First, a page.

Wednesday, February 16, 2011

A bit of context before we begin

 There's something about my curiosity and my willingness to interact with people without judgment that puts me in situations in which most people would never find themselves. EVER.

Let me explain. I am a cultural anthropologist in the truest sense of the word. I am most exhilarated, intrigued, and satisfied by the pursuit of knowledge about people. More specifically, I never tire of learning about how people experience their lives. When someone goes to church, I want to know what they are feeling, what they are thinking, how they understand the experience, why they go, who and what they believe. The religion itself is only of interest to me insomuch as it pertains to the person's individual existence and cognition of that experience.

This can apply to anything. Body modification is a great example of this, and was an interest that particularly scared my parents. Although I have ear piercings and 2 tattoos, I am hardly what would be considered a true body modification "insider." However, I've spent hours doing research online for the sheer fun of it - photos, anecdotes, glossaries of body modification terminology. My father, worried that I was about to show up with a forked tongue and some sort of amputation (yes, those do exist as a more extreme version of body modification), gingerly asked me one day why I was so enthralled. I simply said that I wanted to know why.

Why these people show such whole-hearted and enthusiastic devotion to something that can be seen as destructive to the body. I knew from my limited experience the rush that one can feel, and the strength of knowing what you can survive through, but there were sides of it that I couldn't even begin to understand. How does a person find themselves desperately feeling the need to rid themselves of a body part? What is the personal significance of scars left behind after scarification? What does a person tell themselves as their skin is burning from the red-hot brand?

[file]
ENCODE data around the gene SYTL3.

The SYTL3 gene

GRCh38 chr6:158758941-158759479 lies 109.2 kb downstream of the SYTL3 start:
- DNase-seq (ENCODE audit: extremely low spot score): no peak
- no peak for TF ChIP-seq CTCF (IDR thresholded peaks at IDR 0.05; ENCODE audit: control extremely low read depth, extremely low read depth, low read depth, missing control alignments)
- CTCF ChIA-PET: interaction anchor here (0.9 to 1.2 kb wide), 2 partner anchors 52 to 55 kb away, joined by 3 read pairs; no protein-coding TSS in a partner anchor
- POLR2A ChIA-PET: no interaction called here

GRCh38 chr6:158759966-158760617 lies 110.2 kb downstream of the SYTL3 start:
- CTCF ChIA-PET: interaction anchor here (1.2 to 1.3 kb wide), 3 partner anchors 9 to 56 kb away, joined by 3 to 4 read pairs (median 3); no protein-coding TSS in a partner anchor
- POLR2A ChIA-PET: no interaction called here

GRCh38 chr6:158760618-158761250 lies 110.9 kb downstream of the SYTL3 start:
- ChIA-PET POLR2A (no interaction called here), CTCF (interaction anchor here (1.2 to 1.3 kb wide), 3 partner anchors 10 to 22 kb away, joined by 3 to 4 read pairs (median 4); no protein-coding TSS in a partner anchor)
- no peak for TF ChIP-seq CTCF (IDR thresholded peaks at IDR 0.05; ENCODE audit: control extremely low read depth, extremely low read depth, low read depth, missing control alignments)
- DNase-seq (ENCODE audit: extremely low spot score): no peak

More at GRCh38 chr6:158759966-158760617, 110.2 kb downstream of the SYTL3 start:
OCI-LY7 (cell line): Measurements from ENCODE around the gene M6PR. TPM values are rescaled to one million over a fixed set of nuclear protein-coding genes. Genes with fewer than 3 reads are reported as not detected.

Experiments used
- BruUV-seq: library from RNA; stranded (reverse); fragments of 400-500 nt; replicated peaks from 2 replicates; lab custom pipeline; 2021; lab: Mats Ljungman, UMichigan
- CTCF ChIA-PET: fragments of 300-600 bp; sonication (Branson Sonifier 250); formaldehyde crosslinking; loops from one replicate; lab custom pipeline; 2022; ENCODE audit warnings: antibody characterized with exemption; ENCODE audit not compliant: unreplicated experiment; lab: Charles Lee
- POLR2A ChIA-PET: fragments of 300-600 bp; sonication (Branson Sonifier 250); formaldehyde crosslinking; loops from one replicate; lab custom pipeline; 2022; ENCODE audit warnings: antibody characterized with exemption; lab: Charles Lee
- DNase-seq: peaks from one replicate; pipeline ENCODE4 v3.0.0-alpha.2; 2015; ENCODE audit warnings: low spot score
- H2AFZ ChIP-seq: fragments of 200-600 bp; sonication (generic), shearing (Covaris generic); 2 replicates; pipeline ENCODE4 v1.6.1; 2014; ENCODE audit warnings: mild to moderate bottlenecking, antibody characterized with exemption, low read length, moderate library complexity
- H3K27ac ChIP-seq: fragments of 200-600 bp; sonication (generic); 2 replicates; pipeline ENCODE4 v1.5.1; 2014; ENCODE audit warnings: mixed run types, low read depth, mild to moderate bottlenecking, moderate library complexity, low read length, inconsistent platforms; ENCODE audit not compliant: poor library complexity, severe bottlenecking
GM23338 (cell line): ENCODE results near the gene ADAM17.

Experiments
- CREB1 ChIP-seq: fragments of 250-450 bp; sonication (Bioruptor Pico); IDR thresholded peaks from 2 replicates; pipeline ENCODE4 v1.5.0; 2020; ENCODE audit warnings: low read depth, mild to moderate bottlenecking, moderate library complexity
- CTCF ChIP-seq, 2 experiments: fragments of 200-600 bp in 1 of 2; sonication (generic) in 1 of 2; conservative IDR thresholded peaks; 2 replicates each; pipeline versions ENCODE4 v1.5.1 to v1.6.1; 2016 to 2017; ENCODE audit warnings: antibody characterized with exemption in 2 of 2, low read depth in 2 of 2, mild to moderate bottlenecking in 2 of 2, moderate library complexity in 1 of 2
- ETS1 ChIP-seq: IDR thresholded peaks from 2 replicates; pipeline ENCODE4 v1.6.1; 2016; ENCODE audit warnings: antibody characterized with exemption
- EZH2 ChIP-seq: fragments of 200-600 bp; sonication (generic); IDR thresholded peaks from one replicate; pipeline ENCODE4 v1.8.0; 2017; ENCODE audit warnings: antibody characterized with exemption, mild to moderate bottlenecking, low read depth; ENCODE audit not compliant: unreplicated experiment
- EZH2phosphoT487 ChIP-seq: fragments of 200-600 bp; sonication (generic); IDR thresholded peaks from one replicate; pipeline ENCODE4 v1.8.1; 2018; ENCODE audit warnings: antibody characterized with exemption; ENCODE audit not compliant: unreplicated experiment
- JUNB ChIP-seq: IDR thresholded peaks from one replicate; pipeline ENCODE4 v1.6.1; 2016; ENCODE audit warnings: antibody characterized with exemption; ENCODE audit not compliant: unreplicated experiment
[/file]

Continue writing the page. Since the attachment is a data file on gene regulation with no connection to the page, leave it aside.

I don't know how many of you in particular would just say, "Who cares? They're crazy!" I've gotten enough weird looks to realize that my sincere interest is quite out of the ordinary. Particularly since I tend to gravitate towards counter-culture, rather than understanding the ways in which cultural norms are understood and upheld in the general population. Finding ways in which people attempt to justify and normalize out-of-the-ordinary behavior is fascinating to me. The lengths that people will go to in order to make their "atypical" actions mimic the outside norms is extreme and seemingly superfluous, and yet is essential to their ability to comfortably express themselves.

Perhaps the point at which I truly separate myself from the normally curious population comes with my attempts to entrench myself in my studies. Anthropology's foundation is deeply rooted in participant-observation. So when I am fascinated by something, I find ways to observe, talk to the people involved, and and try to understand on a more personal level what is happening around me. Participation is generally my favorite part of anthropology. You can ask questions until your face turns blue, but it is only in putting ourselves in the same situation as those we are researching that we can hope to understand their words fully. Normally this proves no challenge for me. I jump in head-first to almost any situation. However, the work I'm doing now, you will quickly see, creates an intriguing issue when it comes to participation. 

Why? Because I have gotten myself started on research into sex parties.  Not sex toy parties. Sex parties. As one can imagine, participation in these events creates a certain threat to my personal and moral boundaries. Luckily, at least for the time being, I have found a way to participate as much as humanly possible without having to seriously rethink my own sense of self. This way... is Amanda Payne.

Up next: The Birth of Amanda Payne, Plain Jane

- Amanda

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